It's strange. No matter how much drifting I experience and regardless of how much tyre smoke I inhale from third and fourth gear slides, I still rather the sight and sound of a MKII Escort on a tight rally stage. A couple of weeks back, I was standing on the roadside of a narrow back road, some twenty minutes from Carlow town. It was pretty early on a Sunday morning and already the sound of Millington Diamond engines could be heard echoing feintly around the hills of the surrounding countryside.
I often forget just how lucky we are here in Ireland with regards to rallying. For such a small island we have some of the most amazing stages, cars and drivers that can be found anywhere in the world. It's a credit to the men and women behind the scenes that keep this sport thriving here.
Although the downturn has had its effect on motorsport, there are still some fantastic events run each year. They may not have the turnout from when times were finanically more stable but entry lists of 100+ competitors for a single day event are still quite common.
The MKII Escort Challenge is run annually as part of the Carlow Stages Rally, a one day event set in the Irish midlands.
The stages – although tight – are pretty damn quick in places, more than enough to stretch the legs of the modified Escorts.
Without the protection of armco or trackside safety, photographing these events can be quite the andrenaline rush. The cars were passing my position pulling third gear only inches away.
The Escorts don't have all the fun at these events as the Class 8 cars (mostly made of former WRC cars) usually lead the pack during the course of the day.
Robert Barrable's Skoda Fabia S2000 was the first S2000 I can remember seeing on the stages here. Make no assumptions, these cars are very capable of keeping up with their WRC brethern.
However it's the Class 13 / 14 cars that provide the entertainment for the crowds. Pictured above is Gary McPhillips in his Class 14 modified Ford Escort. The corner above is maybe a fifth / sixth gear flat left which resulted in some incredible speeds before the cars pulled up for a first gear right where I was standing. If you look at any other pictures of this corner – above and below here – you'll see how everyone else approached the corner. When McPhillips burst into view he was already on full opposite lock in top gear. It was enough for pretty much everyone standing nearby to take a few steps back from the edge of the road. It may not have been the fastest method but it definitely left a lasting impression. It's a privilage to watch a man driving this hard.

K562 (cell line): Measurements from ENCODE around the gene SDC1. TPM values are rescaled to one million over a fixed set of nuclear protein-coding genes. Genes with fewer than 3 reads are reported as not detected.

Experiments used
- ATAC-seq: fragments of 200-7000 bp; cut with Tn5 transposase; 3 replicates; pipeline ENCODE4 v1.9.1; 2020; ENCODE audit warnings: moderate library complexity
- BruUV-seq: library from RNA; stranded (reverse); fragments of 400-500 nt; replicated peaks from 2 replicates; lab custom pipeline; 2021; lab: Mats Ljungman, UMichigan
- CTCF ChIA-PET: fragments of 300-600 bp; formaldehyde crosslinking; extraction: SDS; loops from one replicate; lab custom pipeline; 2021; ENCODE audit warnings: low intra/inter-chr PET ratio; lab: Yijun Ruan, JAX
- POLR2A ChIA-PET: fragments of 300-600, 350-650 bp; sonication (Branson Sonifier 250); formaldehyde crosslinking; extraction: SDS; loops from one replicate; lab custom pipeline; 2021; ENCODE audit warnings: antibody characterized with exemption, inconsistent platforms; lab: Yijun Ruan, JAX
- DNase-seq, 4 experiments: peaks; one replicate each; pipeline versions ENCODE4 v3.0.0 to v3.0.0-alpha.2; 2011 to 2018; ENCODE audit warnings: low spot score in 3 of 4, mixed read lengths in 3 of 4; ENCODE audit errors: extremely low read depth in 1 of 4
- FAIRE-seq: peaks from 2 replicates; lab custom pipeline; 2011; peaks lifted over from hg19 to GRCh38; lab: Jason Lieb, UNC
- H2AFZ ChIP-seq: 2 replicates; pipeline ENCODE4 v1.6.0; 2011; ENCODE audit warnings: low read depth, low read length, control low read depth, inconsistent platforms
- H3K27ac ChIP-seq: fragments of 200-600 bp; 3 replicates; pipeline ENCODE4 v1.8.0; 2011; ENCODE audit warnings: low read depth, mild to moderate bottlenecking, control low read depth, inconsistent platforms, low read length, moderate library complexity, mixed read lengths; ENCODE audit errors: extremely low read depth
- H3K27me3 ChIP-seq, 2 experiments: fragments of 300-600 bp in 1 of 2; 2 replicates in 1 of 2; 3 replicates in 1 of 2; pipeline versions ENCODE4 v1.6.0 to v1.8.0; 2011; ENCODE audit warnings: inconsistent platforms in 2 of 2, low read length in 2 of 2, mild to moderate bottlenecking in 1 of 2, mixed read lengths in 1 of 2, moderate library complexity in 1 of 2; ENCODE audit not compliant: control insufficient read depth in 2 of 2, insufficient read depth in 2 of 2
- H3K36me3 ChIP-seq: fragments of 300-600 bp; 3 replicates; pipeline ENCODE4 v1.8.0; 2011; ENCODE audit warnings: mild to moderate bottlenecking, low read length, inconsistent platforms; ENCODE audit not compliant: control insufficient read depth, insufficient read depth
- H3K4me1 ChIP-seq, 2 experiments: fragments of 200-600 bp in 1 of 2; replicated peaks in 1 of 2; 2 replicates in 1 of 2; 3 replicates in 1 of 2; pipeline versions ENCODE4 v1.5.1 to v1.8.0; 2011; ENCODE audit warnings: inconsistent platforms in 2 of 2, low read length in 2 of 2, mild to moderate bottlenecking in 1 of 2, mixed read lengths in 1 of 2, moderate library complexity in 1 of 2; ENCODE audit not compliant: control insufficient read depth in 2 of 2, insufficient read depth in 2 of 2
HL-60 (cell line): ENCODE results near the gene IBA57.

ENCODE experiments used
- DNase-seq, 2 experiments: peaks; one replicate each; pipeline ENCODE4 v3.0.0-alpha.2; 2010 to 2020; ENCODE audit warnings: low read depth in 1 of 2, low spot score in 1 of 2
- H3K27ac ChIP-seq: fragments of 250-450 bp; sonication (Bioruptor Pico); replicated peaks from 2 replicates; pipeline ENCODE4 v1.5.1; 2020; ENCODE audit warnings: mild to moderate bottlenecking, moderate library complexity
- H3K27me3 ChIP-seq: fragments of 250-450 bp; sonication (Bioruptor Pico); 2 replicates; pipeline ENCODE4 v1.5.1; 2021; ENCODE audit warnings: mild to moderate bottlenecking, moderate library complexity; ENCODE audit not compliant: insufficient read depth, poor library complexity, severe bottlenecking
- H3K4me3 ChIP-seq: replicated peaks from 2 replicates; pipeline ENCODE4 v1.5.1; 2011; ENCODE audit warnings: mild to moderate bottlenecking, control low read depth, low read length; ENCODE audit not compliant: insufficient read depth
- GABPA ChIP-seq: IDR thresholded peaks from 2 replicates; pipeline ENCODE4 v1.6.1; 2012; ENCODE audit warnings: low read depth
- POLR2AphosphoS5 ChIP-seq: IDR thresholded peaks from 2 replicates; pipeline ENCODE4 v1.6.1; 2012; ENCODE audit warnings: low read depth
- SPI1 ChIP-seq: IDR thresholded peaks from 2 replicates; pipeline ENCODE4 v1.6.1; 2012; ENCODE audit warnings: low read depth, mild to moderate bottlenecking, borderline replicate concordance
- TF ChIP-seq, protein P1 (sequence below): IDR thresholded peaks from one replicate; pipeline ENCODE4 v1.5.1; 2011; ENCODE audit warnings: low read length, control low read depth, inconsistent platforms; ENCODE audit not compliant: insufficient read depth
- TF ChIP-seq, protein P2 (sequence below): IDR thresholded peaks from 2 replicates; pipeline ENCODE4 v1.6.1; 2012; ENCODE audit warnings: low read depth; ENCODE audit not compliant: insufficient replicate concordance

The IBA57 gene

The Darrians proved to be as quick as always.
The cars may be from the late seventies / early eighties originally but most of these Escorts are practically brand new cars with some of the latest technology aboard.
Watching the Escorts attack each stage reminds me of those videos we have all seen of the Group B cars during their heyday. I can never over emphasize just how much you need to see these cars in action, they provide an experience like no other.
Waiting on the penultimate stage. Rubber marks coming out of a square left from earlier runs during the day pretty much guaranteed an action packed finish to the day.
Tim McNulty was the overall winner of the event in his S12B Impreza WRC.
Robert Barrable was second overall on the day in his S2000 Fabia.
Third overall and first in the MKII Escort Challenge was Daniel McKenna who drove a blinder all day.
A little over a minute behind him was the crowd pleaser, Gary McPhillips, finishing second in the MKII Escort Challenge.
Looking through the results sheet, it's amazing to see the WRC and Group N cars split by a host of Escorts.
Sitting here now, typing this report, I think I've figured out what makes these cars so much more appealing to me than the drift cars I've become so acquainted with over the years.
Where drifting is almost elegant in its appearance, the Escorts are so much more violent to watch, providing a more visceral experience to the spectators. I suppose I could also put it this way – I've never felt in danger covering drift events or anything else on track for that matter. I can't however, say the same for covering rally events. In fact, the only time I feel safe at a rally is when I've sat back into my van after a stage and I'm heading home. Not that I'm complaining, it's the same reason why I love the sport so much. The experience provided at a closed roads rally is like nothing else.
I just hope that one day, you can experience these cars too.